The Blank Tapes photo by Harland Spinks
Photos by Harland Spinks

In a small, asymmetrical coffee house, tucked inside a large building on Broadway and 14th, it was one of those night when you make eye contact with everyone present at least a handful of times. It was one of those nights when the bartender assumes everyone who shows up early is in a band because, with a four-band bill, at 9 pm there are more musicians in the venue than fans. Though any of the last three acts could have been headlining bigger venues on a Saturday night, they gathered together at Oakland's Awaken Cafe for the second stop of The Blank Tapes' ongoing California tour.

After Chicago-based outfit Zigtebra played the opening set, The Hindu Pirates from Huntington Beach offered the most surprising performance of the night. Usually a five-piece outfit, the band took the stage as a quartet without guitarist Casey Snyder. Maybe it was the their reserved demeanor, timid expressions or fresh tans, but I expected some kind of melodic synthpop. What they served up was reverb-heavy rock and roll with wicked guitar parts and a vocal performance by lead singer and guitarist Austin Ferreira that would work just as well in a stadium as it did in a cafe. It's a distinct surprise, a mixture between amusement and amazement, watching a band unfold its full sound into something completely different, something better, than what you expected, and the raw, familiar tunes The Hindu Pirates churned out, sometimes leaning toward surf rock and other times flirting with psychedelia, got exponentially better as the short set moved on.

Echo Park's Mystic Braves, formerly known as Blackfeet Braves (and for about a second, Mystic Rabbit), took the stage next. Making music in the vein of Allah-Las, the Braves know how to host a groovy dance party with wandering western riffs and its own fuzzed-out edge, carved out by the subtle tremolo of tracks like "Vicious Cycle" and the inter-playing vocals of guitarist Julian Dacatenzeiler and bassist Tony Malacara, particularly on songs "Cloud Nine" and "Born Without a Heart." Between their smokey sound and idiosyncrasies--Tony playing a right-handed bass with his left hand, and the cool concentration of Shane Stotsenberg, whose guitar was resting so high on his chest that his hand, when positioned on the first few frets, was level with his head--the audience was decidedly split into those getting down on the dance floor and those steadily gazing at the stage.

Headlining the night, The Blank Tapes set the stage with a string of rope lights before kicking things off with "Tamarind Seeds." Projecting its signature energy onto the audience, with lead vocalist Matt Adams in his focused, bended-knee stance, bassist DA Humphrey acutely bouncing to his rhythms in his own reserved but warm disposition, and Pearl Charles in a daisy crown and all her flower child glory, they urged the crowd to come closer to the stage, keeping it casual even through a persistent problem with DA's amp.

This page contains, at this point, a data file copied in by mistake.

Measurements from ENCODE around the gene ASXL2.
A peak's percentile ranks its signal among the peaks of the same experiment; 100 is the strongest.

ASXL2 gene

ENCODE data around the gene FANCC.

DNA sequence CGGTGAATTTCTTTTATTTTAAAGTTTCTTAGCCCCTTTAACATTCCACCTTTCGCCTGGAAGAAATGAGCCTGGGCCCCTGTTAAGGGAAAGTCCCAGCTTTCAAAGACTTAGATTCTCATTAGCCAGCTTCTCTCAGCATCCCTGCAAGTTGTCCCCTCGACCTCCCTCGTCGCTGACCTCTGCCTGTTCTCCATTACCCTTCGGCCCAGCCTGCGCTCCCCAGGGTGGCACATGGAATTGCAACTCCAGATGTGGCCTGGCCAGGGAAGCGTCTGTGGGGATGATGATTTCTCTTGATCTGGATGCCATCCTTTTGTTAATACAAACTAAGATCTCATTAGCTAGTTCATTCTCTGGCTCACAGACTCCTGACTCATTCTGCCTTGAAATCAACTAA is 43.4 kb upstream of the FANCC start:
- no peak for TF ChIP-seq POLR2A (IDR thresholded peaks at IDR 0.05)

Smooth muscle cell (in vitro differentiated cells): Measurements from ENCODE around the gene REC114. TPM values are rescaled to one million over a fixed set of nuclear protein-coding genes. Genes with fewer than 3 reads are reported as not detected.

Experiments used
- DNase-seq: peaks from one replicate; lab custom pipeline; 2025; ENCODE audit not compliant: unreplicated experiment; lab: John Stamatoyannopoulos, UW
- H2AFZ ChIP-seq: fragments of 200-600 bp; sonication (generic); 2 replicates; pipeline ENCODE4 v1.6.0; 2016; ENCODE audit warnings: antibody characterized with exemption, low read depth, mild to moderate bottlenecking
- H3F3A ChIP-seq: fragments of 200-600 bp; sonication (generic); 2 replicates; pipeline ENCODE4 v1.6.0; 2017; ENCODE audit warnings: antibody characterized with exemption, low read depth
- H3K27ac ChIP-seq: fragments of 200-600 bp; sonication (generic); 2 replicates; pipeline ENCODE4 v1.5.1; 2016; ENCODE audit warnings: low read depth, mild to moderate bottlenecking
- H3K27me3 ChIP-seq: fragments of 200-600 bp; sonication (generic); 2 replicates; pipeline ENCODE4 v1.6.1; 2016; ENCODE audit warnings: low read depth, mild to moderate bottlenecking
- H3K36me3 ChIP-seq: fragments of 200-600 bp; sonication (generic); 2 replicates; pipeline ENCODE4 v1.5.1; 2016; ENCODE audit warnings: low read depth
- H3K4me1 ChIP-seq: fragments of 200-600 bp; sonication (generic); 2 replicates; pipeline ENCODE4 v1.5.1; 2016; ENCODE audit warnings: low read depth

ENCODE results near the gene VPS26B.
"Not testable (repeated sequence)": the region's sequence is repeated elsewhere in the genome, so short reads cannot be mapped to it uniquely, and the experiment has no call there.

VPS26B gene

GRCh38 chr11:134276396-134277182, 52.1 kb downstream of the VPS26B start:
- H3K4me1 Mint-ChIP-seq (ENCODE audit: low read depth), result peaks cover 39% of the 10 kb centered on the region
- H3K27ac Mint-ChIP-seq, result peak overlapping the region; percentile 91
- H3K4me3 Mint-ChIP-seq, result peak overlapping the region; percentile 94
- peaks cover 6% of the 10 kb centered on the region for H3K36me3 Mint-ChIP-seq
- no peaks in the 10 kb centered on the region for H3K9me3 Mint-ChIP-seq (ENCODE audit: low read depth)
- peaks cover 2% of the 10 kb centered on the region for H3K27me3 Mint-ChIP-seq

While The Blank Tapes is largely the project of Matt Adams, it's clear his muse and drummer is the centerpiece of the outfit. While most drummers surrender the forefront of the stage to guitar players, Pearl was positioned comfortably between Matt and DA, her glittery, gold drum kit catching the blue-hued lights. Dancing to her own rhythms, she glanced up toward the lights each time she sang, her eyes teetering in some vague territory between doe-eyed innocence and a knowing, mischievous determination. Even through the band's performance of "Pearl," she maintained a wonderful calm, not removed from the song's sweet sentiments, but focused on exuding it instead of reveling in it.

As the band made its way through the set, spreading a distinctive California warmth with songs like "Beach Party" and a few new tunes, "Look Into the Light" and Pearl's "Mind's a Mystery," Matt anchored his band's breezy compositions to rock and roll with killer extended segments of licks and flourishes. His finesse with a guitar was palpable live, and the group's more subtle elements, like its three-part harmonies, stood out in juxtaposition, particularly on "Coast to Coast" when the woozy, drawn out "ah-ahs" became shining moments among the track's sunny lyrics.

The Blank Tapes have been on the road for the last few months in support of their 2013 LP, Vacation, and still have a few more California dates with this impressive lineup spread over the next two weeks. Check out the dates below and purchase a copy of Vacation over at Antenna Farm Records.

Tour Dates:

8/12 - Santa Cruz @ The Crepe Place ^*
8/13 - San Luis Obispo @ SLO Brew ^*
8/14 - Santa Barbara @ SOhO ^*
8/15 - San Diego @ Casbah ^*
8/23 - Los Angeles, CA @ Bootleg Bar w/ Mystic Braves, Bad Weather California, Sauna and Skating Polly

^ - with Mystic Braves
* - with Hindu Pirates

[nggallery id="279"]

Tags: , ,